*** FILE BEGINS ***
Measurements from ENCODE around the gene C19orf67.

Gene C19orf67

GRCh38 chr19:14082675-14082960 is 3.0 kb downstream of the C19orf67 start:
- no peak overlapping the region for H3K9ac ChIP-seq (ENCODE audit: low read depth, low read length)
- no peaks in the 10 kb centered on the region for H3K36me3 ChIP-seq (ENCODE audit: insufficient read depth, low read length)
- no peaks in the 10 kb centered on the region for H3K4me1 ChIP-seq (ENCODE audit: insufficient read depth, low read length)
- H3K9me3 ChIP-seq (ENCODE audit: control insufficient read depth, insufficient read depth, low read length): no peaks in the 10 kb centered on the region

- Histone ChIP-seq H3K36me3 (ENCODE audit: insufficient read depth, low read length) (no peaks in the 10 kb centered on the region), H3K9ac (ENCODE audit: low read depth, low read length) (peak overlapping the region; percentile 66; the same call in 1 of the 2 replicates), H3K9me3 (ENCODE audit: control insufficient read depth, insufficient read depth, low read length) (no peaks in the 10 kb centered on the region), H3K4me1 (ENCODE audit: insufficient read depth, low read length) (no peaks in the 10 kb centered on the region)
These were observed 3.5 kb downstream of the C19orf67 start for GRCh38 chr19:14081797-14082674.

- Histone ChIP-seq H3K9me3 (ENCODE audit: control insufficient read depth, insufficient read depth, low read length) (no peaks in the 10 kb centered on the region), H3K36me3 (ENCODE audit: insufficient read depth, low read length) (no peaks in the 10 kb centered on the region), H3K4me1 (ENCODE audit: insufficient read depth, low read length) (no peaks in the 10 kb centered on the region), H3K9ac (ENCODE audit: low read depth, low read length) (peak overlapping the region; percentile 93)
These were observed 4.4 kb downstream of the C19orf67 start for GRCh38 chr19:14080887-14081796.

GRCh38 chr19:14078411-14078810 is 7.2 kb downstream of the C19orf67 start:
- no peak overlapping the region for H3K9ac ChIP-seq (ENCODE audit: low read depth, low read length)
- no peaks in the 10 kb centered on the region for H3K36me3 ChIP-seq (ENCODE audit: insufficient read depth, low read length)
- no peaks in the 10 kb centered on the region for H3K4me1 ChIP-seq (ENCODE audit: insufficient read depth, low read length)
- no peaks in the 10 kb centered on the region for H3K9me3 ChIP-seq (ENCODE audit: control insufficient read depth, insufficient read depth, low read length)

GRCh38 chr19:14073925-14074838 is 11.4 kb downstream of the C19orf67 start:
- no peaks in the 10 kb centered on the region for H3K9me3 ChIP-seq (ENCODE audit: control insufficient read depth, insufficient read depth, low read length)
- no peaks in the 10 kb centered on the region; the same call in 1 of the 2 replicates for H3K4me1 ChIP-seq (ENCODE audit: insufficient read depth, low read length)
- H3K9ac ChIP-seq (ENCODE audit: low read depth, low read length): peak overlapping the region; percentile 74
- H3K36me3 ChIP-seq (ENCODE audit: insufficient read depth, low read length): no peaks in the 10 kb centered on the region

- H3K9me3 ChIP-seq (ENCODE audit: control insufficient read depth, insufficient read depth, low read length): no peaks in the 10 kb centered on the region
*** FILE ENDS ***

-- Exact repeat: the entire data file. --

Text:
Measurements from ENCODE around the gene C19orf67.

Gene C19orf67

GRCh38 chr19:14082675-14082960 is 3.0 kb downstream of the C19orf67 start:
- no peak overlapping the region for H3K9ac ChIP-seq (ENCODE audit: low read depth, low read length)
- no peaks in the 10 kb centered on the region for H3K36me3 ChIP-seq (ENCODE audit: insufficient read depth, low read length)
- no peaks in the 10 kb centered on the region for H3K4me1 ChIP-seq (ENCODE audit: insufficient read depth, low read length)
- H3K9me3 ChIP-seq (ENCODE audit: control insufficient read depth, insufficient read depth, low read length): no peaks in the 10 kb centered on the region

- Histone ChIP-seq H3K36me3 (ENCODE audit: insufficient read depth, low read length) (no peaks in the 10 kb centered on the region), H3K9ac (ENCODE audit: low read depth, low read length) (peak overlapping the region; percentile 66; the same call in 1 of the 2 replicates), H3K9me3 (ENCODE audit: control insufficient read depth, insufficient read depth, low read length) (no peaks in the 10 kb centered on the region), H3K4me1 (ENCODE audit: insufficient read depth, low read length) (no peaks in the 10 kb centered on the region)
These were observed 3.5 kb downstream of the C19orf67 start for GRCh38 chr19:14081797-14082674.

- Histone ChIP-seq H3K9me3 (ENCODE audit: control insufficient read depth, insufficient read depth, low read length) (no peaks in the 10 kb centered on the region), H3K36me3 (ENCODE audit: insufficient read depth, low read length) (no peaks in the 10 kb centered on the region), H3K4me1 (ENCODE audit: insufficient read depth, low read length) (no peaks in the 10 kb centered on the region), H3K9ac (ENCODE audit: low read depth, low read length) (peak overlapping the region; percentile 93)
These were observed 4.4 kb downstream of the C19orf67 start for GRCh38 chr19:14080887-14081796.

GRCh38 chr19:14078411-14078810 is 7.2 kb downstream of the C19orf67 start:
- no peak overlapping the region for H3K9ac ChIP-seq (ENCODE audit: low read depth, low read length)
- no peaks in the 10 kb centered on the region for H3K36me3 ChIP-seq (ENCODE audit: insufficient read depth, low read length)
- no peaks in the 10 kb centered on the region for H3K4me1 ChIP-seq (ENCODE audit: insufficient read depth, low read length)
- no peaks in the 10 kb centered on the region for H3K9me3 ChIP-seq (ENCODE audit: control insufficient read depth, insufficient read depth, low read length)

GRCh38 chr19:14073925-14074838 is 11.4 kb downstream of the C19orf67 start:
- no peaks in the 10 kb centered on the region for H3K9me3 ChIP-seq (ENCODE audit: control insufficient read depth, insufficient read depth, low read length)
- no peaks in the 10 kb centered on the region; the same call in 1 of the 2 replicates for H3K4me1 ChIP-seq (ENCODE audit: insufficient read depth, low read length)
- H3K9ac ChIP-seq (ENCODE audit: low read depth, low read length): peak overlapping the region; percentile 74
- H3K36me3 ChIP-seq (ENCODE audit: insufficient read depth, low read length): no peaks in the 10 kb centered on the region

- H3K9me3 ChIP-seq (ENCODE audit: control insufficient read depth, insufficient read depth, low read length): no peaks in the 10 kb centered on the region